when there is quiet in the office behind the bar. He is
blocking out time to create space, and giving up sleep to
enable him to continue to pursue his aims of a degree
while living in London and earning his own living.
(Holley & Oliver, 2010)
Joanne is a single mum [who] started University 6 years
ago, and had to give it up when she became pregnant
[…] The circumstances that allow concentration to occur
are typically when she has been able to split her time up
and create a learning space. Sitting down is important, in
the peace and quiet of the university library, away from
home. The space and freedom of the library is liberating for
Joanne, and offers her far more now as a mature learner
than it did previously as a young undergraduate. Online
materials help with creating the circumstances for
concentration, and Joanne prefers to make use of these.
The university has IT studios where she can sit and focus on
(Holley & Oliver, 2010)
Power, the changing role of the tutor and the
relationship between technology and flexibility all
feature strongly in the student narratives presented
here. What was novel, however, was the importance
of controlling spaces for learning. These accounts
showed how easily Charles was able to colonise new
spaces for study (at home and online) using principles
from his work in industry. […] The irony here is that the
online learning materials had been created to support
the widening participation agenda, yet in these
cases, it was the traditional „good‟ student who
(Holley & Oliver, 2010)
• “Digital literacies as a postgraduate attribute?”
o Led by Lesley Gourlay, IOE
• Survey data, focus groups, multimodal journalling
o 12 students, 3-4 interviews over 9-12 months
o Focus on understanding how students study – where, when, how
o Visual data, used to guide discussions
In my school, I… we had… our staff room was equipped…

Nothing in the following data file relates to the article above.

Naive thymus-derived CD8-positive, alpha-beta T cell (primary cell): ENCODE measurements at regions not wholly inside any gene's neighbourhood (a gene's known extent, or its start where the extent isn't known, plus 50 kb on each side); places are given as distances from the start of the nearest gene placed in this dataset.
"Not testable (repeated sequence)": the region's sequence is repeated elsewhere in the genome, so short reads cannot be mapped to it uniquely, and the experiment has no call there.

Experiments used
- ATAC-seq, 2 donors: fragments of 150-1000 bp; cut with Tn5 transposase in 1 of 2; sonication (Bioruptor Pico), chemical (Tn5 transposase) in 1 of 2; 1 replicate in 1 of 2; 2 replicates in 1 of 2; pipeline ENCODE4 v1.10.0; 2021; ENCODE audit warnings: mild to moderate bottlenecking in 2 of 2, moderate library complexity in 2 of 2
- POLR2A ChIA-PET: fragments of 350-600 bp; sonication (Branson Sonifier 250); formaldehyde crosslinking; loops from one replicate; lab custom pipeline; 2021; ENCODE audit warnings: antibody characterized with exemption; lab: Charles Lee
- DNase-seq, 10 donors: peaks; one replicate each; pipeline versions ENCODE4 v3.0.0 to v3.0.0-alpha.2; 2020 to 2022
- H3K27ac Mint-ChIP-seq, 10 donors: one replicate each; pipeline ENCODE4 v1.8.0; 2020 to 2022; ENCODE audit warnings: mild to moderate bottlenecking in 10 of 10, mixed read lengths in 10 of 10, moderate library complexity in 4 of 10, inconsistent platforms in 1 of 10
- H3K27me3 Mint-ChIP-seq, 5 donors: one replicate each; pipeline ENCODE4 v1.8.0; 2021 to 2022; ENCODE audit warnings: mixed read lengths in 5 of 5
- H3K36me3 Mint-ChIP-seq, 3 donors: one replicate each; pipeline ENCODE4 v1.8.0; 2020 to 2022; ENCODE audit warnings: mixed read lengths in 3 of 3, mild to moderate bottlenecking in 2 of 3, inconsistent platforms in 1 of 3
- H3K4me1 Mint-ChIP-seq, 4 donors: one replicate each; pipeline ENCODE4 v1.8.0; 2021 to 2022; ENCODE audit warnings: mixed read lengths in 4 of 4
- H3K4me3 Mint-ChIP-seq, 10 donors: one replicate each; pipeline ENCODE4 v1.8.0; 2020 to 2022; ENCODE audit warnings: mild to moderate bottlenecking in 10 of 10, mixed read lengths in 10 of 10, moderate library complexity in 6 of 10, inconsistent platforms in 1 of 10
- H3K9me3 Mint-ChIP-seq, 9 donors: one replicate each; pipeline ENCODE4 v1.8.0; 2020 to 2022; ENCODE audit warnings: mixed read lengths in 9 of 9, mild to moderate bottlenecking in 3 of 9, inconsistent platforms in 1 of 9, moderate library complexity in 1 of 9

one, two, three, four, five, six, seven… seven computers
now we can use and only one of them attached with a
printer. So, actually we‟ve got six PGC students over there,
so it‟s, kind of, everybody wants to get to that computer
where you can use the printer. Yes, so in the end I found
actually I can also use the printer from the library in the
So, six student teachers tried to use other computer. So, it,
kind of, sometimes feels a bit crowded. And when the
school staff want to use it, well, okay, it seems like we are
the invaders, intruders?
• Well-established approaches to designing
• Newer approaches to codifying and sharing
„patterns‟ and other formalisms
• An increasingly mature, outsourced and
taken-for-granted technical infrastructure
• But are we asking students to do more –
although only on our terms?
o Where have we given flexibility?
o What ambiguity has this introduced?
o What are we implicitly requiring students to do in
order to deal with this?
• Designing the learning architecture involves
managing the tension between structure and
• “Empowerment of learners” – all learners,
always…? Some…? (Coercing…?)
• We need to consider…
o Well established issues(learning objectives, assessment, etc.), and…
o Pedagogic structures – and who‟s responsible for deciding them
o Material and technical structures – and who‟s responsible for
providing them (BYOD? We always did…!)
o Ambiguities – and who‟s responsible for resolving them
o Whose interests are being served by doing this